Central bank digital currencies could solve Pacific banking problems

Central bank digital currencies could solve Pacific banking problems

Ross Buckley & Anton Didenko

Central bank digital currencies (CBDCs) are widely considered the next stage in monetary evolution, having the potential to overcome long-standing challenges within the global currency and payments system. Our recent article explores the range of benefits they can offer, from ensuring that public money remains a dominant unit of account as private currencies emerge in increasing numbers to fostering financial inclusion of the unbanked and underbanked in our communities. More rigorous evaluation of their viability and fitness for purpose in countries with undeveloped digital and financial infrastructure needs to be undertaken.
The envisaged role of CBDCs has varied across countries and this is reflected in different design cho-ices. Since advanced eco-nomies are mostly concerned with payments safety and opportunities to improve the efficiency of cross-border payments, and are more likely to opt for a ‘wholesale’ CBDC. This has the potential to improve the efficiency of interbank payments and securities settlements. Banks interested in addressing financial inclusion challenges can be expected to consider issuing ‘general purpose’ CB-DCs since these are broadly available to the general public for day-to-day use.
The Pacific islands include some of the world’s most remote and geographically dispersed countries. Despite years of effort, financial inclusion is a major challenge and many in the region still lack access to financial services due to geographic remoteness, limited digital infrastructure and insufficient financial literacy. These challenges are heightened by the progressive withdrawal from the region of two major Australian banks — ANZ and Westpac — and the general reduction in correspondent banking relationships globally.
CBDCs can offer a potential solution to the financial inclusion challenges of Pacific island countries and the problem of high remittance costs that currently serve as a tax on the earnings of Pacific Islanders abroad. CBDCs will also likely serve as a preferential alternative to private sector cryptocurrencies that some are seeking to develop and launch in the Pacific, which may prove more attractive than the current expensive remittance procedures. But the private sector cryptocurrencies are likely to come with high volatility and potential unreliability.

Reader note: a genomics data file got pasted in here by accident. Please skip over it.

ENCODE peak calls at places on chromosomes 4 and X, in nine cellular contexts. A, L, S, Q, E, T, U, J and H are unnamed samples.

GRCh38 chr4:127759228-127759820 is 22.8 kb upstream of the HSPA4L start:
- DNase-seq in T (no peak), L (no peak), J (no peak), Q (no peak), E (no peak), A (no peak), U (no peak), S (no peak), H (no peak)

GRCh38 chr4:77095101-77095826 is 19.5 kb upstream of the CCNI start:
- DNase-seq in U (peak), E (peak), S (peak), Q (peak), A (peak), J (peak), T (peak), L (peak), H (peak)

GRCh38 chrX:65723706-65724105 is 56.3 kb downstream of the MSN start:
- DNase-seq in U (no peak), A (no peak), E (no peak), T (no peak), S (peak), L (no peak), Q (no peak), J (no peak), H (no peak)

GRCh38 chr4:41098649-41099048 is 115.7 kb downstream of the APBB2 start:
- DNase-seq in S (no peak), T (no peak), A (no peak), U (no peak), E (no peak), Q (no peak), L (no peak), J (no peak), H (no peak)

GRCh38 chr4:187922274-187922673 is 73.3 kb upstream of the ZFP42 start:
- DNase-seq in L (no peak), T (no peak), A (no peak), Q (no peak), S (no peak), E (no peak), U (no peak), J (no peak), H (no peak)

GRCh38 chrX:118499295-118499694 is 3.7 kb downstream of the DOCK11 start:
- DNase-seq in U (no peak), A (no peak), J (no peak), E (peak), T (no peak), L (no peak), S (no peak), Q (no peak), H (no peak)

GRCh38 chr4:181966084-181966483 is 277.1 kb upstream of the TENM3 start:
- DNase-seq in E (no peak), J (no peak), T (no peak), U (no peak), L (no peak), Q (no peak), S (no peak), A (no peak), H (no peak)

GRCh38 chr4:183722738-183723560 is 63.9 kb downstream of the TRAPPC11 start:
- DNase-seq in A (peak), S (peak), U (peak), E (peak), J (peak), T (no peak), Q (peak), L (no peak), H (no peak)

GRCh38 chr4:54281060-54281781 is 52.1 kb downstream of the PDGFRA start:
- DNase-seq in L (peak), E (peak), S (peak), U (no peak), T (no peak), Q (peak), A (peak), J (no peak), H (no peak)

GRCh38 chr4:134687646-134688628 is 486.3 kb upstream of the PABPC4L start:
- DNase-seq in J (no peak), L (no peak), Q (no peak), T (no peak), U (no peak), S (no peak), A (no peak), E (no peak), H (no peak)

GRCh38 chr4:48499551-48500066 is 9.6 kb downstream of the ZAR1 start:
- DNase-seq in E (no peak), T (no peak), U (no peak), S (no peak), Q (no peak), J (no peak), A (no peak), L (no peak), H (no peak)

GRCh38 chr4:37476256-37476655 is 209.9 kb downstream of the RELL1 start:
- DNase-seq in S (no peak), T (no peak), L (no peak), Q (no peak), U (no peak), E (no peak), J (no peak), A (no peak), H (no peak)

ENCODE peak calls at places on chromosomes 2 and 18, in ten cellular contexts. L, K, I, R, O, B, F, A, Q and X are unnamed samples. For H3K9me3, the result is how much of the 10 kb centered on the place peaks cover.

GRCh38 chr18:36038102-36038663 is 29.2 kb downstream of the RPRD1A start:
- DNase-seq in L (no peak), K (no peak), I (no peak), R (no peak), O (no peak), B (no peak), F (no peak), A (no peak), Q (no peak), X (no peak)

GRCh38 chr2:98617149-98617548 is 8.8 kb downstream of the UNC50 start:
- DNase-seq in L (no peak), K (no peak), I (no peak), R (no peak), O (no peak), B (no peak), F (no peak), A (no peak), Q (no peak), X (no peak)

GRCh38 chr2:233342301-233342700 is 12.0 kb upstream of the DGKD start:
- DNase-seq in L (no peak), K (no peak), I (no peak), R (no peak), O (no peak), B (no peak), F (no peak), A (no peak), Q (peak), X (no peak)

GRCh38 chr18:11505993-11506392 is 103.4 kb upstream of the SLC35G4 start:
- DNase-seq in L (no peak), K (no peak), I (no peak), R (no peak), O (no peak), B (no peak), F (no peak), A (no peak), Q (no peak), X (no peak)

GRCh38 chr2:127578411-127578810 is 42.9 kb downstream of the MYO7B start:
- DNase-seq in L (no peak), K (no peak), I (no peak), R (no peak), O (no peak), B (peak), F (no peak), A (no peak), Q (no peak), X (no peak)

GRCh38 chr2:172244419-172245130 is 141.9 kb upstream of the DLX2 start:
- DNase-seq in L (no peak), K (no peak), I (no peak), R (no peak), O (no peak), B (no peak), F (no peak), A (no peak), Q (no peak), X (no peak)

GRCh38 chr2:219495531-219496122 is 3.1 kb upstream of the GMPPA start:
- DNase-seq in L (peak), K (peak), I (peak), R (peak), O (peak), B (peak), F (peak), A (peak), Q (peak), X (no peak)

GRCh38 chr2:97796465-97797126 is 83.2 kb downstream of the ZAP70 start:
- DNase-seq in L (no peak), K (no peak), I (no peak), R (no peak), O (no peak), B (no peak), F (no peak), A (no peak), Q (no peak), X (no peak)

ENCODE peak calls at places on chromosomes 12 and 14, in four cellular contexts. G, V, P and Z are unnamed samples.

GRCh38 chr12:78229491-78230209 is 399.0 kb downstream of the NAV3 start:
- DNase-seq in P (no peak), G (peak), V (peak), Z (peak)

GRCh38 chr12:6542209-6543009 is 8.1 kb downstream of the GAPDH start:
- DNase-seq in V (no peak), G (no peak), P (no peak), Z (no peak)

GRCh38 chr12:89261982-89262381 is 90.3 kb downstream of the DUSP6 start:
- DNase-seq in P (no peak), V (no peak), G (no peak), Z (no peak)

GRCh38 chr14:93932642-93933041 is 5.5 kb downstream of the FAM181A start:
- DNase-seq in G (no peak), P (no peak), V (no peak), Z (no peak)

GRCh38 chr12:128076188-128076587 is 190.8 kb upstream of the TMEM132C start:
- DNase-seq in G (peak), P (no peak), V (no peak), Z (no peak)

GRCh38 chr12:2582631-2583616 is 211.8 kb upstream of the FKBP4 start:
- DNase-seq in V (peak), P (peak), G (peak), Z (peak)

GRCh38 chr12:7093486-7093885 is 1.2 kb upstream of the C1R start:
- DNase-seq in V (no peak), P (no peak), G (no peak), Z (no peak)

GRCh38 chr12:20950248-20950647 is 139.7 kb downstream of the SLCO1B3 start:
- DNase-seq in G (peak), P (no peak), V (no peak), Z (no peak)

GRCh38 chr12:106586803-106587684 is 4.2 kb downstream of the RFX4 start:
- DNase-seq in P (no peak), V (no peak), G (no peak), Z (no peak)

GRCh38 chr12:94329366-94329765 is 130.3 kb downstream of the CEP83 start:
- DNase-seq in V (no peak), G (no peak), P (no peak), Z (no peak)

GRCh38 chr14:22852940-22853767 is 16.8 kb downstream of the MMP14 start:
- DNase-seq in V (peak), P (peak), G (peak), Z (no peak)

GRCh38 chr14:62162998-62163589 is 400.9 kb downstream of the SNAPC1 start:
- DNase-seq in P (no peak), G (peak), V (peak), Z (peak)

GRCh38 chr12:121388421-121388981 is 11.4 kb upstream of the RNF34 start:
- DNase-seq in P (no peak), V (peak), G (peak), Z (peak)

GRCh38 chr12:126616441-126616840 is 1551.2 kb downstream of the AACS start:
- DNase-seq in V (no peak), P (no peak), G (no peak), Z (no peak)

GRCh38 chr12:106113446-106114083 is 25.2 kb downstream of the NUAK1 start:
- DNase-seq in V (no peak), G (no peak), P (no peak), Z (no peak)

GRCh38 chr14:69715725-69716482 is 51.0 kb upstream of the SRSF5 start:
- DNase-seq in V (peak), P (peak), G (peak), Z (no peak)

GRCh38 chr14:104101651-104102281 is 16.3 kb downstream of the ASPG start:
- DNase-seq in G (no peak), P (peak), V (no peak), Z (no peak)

Today, cash remains the preferred payment method for most transactions in Pacific island countries. This requires the payer to travel to the financial centre, and is typically costly and time-consuming in a region with a highly dispersed population and mou-ntainous island geography.
CBDCs can improve access to financial services by those in remote areas and reduce cash management costs. CBDCs can lower the cost of maintaining the supply of physical currency and protecting it against counterfeiting. They can also create benefits for private payment system operators by reducing bookkeeping, operational and payment reconciliation costs. Merchants may benefit from reduced cash logistics and individuals from minimised ATM withdrawal costs.
Although the opportunities for financial inclusion generated by CBDCs can be substantial, underlying challenges can also be significant. This is particularly so for Pacific island countries where the digital and financial infrastructure necessary to successfully imp-lement the technology rem-ain relatively undeveloped.
Effective implementation of CBDCs is conditional on the availability of required infrastructure, including electricity, internet and cellular network coverage, smart phone penetration, and digital ID systems. Some countries may already have in place established physical payments infrastructure that could be adjusted to accommodate CBDC integration. Others will need to develop it specifically for the CBDC.
As with any other types of currency, the level of implementation of a CBDC will depend on the level of trust, demand and understanding among users. In Pacific island countries, the roll-out of CBDCs will require additional consumer-centred programs focusing on financial literacy and awareness raising, the collection of feedback and complaints from end users, and consumer protection standards.
The establishment and o-peration of a CBDC by any Pacific nation will require considerable expe-rtise and deep understanding of the design choices and issues to which this fundamentally new form of currency will give rise. Now is not the time to issue a CBDC in the Pacific. Development of a safe, efficient and accessible CBDC will require regulators to redirect scarce resources away from pressing challenges, such as enforcing anti-money laundering and counter-terrorism financing regulations and maintaining correspondent relationships with ove-rseas commercial banks.
Instead, now is the time to develop CBDC expertise. Understanding such matters requires study and time for reflection to work through the policy implications. If well designed and implemented, CBDCs offer a genuine solution to financial inclusion and remittance problems. Now is the time to begin laying the groundwork for this potentially game-changing innovation by developing the expertise required within the region’s central banks.

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